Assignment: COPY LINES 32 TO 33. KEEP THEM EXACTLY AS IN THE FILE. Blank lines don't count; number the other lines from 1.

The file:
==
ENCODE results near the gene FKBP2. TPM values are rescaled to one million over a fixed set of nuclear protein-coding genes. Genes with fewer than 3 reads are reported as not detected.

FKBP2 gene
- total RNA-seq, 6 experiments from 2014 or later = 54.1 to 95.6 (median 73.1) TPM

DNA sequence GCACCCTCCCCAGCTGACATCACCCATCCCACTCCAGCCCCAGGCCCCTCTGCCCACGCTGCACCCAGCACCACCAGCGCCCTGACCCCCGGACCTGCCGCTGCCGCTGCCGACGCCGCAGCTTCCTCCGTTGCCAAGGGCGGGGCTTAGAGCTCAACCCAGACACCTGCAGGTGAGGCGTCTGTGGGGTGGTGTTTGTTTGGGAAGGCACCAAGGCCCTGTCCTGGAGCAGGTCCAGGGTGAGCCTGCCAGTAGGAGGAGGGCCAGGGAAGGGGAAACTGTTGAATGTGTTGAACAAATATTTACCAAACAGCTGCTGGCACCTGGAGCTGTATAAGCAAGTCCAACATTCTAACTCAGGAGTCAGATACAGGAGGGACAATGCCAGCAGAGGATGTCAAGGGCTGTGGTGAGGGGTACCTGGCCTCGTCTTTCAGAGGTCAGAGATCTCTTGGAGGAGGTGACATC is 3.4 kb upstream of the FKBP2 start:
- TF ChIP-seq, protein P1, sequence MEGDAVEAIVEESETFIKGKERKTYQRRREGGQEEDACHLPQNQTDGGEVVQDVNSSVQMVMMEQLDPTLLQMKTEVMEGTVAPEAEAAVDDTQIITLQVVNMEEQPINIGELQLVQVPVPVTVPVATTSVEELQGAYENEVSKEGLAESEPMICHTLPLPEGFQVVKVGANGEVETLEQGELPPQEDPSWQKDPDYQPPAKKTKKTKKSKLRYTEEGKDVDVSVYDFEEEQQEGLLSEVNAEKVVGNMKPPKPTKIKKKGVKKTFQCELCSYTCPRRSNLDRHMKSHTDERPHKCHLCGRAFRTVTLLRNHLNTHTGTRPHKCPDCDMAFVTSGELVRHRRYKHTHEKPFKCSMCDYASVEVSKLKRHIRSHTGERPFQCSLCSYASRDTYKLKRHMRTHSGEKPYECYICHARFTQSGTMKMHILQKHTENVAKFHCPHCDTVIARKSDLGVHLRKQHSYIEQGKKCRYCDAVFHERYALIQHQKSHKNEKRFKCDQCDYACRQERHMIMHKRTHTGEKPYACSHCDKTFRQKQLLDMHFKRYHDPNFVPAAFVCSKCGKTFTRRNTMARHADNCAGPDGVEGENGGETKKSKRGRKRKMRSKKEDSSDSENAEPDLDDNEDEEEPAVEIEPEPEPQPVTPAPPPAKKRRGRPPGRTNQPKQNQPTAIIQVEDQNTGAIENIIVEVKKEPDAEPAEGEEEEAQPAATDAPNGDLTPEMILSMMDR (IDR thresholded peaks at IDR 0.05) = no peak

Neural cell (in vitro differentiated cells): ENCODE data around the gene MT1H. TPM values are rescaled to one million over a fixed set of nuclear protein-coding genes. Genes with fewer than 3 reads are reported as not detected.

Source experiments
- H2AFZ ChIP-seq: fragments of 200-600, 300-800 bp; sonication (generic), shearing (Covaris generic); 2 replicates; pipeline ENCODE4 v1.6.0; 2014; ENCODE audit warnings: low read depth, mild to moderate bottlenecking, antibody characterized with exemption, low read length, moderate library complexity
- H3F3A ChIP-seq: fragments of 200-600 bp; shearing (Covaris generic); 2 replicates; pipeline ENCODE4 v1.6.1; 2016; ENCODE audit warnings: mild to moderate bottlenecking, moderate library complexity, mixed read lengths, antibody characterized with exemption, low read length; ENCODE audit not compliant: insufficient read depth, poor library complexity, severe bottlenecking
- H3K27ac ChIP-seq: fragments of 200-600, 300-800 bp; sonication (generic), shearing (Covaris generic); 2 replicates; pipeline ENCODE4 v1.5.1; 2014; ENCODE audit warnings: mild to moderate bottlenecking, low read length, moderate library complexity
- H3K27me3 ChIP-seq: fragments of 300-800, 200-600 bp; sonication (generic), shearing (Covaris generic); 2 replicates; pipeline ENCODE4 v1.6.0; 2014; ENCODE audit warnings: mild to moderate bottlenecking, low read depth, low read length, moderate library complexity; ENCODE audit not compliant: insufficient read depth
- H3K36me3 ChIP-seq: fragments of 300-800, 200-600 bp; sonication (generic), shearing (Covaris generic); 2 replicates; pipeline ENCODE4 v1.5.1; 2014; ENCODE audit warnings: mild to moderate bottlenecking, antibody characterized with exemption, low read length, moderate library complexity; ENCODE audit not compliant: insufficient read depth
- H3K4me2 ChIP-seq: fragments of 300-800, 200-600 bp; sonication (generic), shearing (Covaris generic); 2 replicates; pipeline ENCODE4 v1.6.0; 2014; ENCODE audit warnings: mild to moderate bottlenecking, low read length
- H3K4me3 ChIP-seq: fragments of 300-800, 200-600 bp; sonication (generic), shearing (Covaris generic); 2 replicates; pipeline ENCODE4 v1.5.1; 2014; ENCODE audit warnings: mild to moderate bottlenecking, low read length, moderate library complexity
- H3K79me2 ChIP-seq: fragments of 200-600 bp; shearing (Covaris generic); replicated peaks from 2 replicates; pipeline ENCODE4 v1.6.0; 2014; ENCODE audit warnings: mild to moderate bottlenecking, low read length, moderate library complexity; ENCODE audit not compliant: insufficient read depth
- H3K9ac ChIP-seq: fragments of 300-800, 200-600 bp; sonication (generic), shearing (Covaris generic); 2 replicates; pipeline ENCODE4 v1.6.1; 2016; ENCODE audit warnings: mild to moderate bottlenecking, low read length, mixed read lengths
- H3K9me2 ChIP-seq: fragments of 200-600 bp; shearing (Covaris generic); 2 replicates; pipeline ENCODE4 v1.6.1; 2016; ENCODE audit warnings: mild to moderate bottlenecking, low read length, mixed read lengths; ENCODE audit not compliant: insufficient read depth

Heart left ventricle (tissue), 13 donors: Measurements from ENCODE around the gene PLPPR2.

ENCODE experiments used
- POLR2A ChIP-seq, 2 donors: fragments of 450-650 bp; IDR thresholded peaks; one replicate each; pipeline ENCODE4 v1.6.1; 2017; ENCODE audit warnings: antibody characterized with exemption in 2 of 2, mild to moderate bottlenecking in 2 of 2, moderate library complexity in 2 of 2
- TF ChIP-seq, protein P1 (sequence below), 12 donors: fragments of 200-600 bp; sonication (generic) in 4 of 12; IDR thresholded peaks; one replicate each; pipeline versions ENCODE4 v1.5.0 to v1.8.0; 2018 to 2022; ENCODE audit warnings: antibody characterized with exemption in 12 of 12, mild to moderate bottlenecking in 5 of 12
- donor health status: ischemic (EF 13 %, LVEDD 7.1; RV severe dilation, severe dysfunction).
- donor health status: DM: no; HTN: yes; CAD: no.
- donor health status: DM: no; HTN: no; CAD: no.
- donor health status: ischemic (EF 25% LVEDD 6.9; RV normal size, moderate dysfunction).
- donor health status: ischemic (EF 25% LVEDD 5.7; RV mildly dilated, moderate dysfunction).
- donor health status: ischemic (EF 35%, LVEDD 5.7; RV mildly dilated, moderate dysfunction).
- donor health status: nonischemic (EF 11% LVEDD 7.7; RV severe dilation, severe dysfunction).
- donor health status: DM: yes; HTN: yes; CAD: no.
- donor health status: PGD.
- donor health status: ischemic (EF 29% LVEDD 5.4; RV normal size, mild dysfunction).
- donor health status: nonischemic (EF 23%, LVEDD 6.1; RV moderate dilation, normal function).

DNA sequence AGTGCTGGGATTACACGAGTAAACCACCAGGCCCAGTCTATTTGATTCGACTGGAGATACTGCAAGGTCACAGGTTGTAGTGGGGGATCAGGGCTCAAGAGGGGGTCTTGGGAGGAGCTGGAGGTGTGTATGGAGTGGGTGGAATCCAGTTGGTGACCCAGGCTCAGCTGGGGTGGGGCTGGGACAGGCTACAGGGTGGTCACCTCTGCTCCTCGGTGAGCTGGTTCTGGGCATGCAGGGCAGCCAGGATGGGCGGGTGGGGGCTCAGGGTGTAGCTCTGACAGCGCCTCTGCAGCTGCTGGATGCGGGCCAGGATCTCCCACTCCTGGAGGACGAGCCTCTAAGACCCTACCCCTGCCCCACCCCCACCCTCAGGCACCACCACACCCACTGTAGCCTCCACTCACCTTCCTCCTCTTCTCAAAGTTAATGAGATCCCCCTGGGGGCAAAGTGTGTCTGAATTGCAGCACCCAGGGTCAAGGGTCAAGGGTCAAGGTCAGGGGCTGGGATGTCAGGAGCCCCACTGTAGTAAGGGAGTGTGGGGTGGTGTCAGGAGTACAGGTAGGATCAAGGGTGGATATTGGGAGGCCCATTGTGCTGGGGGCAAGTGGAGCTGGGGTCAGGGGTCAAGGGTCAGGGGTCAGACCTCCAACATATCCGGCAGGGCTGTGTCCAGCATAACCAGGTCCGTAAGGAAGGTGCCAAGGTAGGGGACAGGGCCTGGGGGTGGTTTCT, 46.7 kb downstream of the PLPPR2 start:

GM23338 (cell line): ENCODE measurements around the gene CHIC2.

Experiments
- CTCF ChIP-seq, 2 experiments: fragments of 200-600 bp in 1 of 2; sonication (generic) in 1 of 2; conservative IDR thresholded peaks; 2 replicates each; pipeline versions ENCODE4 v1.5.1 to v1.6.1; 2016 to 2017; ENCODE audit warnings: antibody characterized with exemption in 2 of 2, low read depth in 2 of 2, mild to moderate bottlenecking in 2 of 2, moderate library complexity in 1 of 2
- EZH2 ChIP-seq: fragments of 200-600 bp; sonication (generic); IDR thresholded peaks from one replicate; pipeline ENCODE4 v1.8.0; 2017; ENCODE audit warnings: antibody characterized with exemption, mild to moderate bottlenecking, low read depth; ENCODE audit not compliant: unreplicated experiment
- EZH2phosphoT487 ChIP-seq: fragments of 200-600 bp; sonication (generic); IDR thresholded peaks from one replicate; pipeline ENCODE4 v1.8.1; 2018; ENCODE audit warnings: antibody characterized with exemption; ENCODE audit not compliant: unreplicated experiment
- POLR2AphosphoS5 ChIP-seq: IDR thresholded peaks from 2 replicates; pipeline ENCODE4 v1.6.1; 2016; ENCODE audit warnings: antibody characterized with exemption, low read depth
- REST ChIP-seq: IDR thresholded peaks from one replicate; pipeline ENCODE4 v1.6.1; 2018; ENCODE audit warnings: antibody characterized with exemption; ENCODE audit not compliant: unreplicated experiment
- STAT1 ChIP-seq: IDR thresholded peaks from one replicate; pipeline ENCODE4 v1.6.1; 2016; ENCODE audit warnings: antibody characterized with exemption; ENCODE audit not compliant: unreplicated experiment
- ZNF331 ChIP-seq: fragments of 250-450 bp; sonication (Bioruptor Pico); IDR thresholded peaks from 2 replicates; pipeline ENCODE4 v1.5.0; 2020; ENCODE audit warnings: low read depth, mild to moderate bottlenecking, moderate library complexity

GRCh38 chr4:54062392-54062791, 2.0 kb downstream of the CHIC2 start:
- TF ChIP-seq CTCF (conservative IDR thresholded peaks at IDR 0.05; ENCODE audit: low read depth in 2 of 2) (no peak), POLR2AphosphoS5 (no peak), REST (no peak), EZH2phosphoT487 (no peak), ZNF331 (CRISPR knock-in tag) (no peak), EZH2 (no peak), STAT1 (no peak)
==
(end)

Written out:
- donor health status: nonischemic (EF 23%, LVEDD 6.1; RV moderate dilation, normal function).

DNA sequence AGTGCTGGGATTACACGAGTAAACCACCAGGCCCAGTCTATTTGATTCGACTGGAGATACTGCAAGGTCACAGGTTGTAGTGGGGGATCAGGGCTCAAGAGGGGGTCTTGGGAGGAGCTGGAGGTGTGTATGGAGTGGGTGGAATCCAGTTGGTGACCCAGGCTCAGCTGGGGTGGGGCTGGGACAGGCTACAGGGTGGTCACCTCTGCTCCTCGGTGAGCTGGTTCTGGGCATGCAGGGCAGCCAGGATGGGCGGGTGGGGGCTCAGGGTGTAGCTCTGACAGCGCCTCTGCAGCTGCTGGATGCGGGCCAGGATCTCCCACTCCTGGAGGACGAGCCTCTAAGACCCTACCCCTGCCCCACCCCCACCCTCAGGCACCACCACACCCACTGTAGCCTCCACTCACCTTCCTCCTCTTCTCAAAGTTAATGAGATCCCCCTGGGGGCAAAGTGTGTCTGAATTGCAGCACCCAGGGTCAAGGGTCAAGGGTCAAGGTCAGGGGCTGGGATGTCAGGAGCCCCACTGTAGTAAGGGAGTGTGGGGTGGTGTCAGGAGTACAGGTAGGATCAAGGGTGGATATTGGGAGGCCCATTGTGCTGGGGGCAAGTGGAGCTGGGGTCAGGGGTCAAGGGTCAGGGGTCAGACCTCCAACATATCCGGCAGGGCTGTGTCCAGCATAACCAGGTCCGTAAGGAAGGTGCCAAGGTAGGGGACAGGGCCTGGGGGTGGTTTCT, 46.7 kb downstream of the PLPPR2 start: